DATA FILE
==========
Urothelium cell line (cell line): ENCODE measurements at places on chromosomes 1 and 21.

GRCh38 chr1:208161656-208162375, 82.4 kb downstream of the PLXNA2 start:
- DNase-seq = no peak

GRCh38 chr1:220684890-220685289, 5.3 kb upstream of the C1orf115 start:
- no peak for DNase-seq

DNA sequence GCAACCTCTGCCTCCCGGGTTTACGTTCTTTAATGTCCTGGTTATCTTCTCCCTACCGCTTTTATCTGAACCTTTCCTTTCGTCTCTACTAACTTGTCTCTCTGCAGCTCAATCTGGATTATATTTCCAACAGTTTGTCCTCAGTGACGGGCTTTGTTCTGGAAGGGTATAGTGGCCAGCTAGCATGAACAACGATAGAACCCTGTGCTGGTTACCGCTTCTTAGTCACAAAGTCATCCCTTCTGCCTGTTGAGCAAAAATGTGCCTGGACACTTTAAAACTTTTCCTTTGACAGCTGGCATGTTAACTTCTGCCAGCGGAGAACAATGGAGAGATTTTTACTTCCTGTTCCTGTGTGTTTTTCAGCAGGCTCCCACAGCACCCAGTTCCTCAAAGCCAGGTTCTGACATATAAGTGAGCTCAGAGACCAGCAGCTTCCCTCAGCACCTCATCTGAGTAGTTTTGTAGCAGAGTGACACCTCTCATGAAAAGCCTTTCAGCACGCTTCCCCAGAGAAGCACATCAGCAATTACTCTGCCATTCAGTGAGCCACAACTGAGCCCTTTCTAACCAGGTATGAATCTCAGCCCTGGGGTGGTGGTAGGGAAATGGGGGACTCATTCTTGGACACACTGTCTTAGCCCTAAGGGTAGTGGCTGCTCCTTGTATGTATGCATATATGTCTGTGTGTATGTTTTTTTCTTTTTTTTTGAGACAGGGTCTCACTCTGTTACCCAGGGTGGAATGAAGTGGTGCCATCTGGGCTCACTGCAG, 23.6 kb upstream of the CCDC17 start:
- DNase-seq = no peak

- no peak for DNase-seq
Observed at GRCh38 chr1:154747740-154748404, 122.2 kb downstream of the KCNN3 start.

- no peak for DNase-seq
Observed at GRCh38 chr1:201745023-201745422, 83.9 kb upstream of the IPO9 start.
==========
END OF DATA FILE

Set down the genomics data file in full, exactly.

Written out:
Urothelium cell line (cell line): ENCODE measurements at places on chromosomes 1 and 21.

GRCh38 chr1:208161656-208162375, 82.4 kb downstream of the PLXNA2 start:
- DNase-seq = no peak

GRCh38 chr1:220684890-220685289, 5.3 kb upstream of the C1orf115 start:
- no peak for DNase-seq

DNA sequence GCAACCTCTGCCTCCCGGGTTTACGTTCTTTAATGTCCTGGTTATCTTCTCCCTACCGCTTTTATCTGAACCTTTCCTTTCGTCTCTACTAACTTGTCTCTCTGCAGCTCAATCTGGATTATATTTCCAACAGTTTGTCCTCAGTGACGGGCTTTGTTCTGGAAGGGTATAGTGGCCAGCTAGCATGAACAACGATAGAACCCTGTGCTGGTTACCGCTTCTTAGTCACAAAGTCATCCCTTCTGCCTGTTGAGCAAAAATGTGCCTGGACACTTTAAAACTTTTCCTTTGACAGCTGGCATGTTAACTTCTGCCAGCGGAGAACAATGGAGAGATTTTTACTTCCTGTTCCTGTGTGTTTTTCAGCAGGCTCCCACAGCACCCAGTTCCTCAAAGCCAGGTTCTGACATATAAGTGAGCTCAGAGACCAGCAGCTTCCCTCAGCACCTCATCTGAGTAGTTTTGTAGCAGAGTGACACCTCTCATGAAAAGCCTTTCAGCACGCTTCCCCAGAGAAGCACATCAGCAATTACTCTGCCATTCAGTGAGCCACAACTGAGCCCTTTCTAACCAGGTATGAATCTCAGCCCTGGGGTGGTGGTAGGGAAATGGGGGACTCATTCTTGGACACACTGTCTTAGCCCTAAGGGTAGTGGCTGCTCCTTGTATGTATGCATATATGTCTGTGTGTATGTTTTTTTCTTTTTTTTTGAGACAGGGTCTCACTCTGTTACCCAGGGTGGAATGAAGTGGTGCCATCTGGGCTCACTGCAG, 23.6 kb upstream of the CCDC17 start:
- DNase-seq = no peak

- no peak for DNase-seq
Observed at GRCh38 chr1:154747740-154748404, 122.2 kb downstream of the KCNN3 start.

- no peak for DNase-seq
Observed at GRCh38 chr1:201745023-201745422, 83.9 kb upstream of the IPO9 start.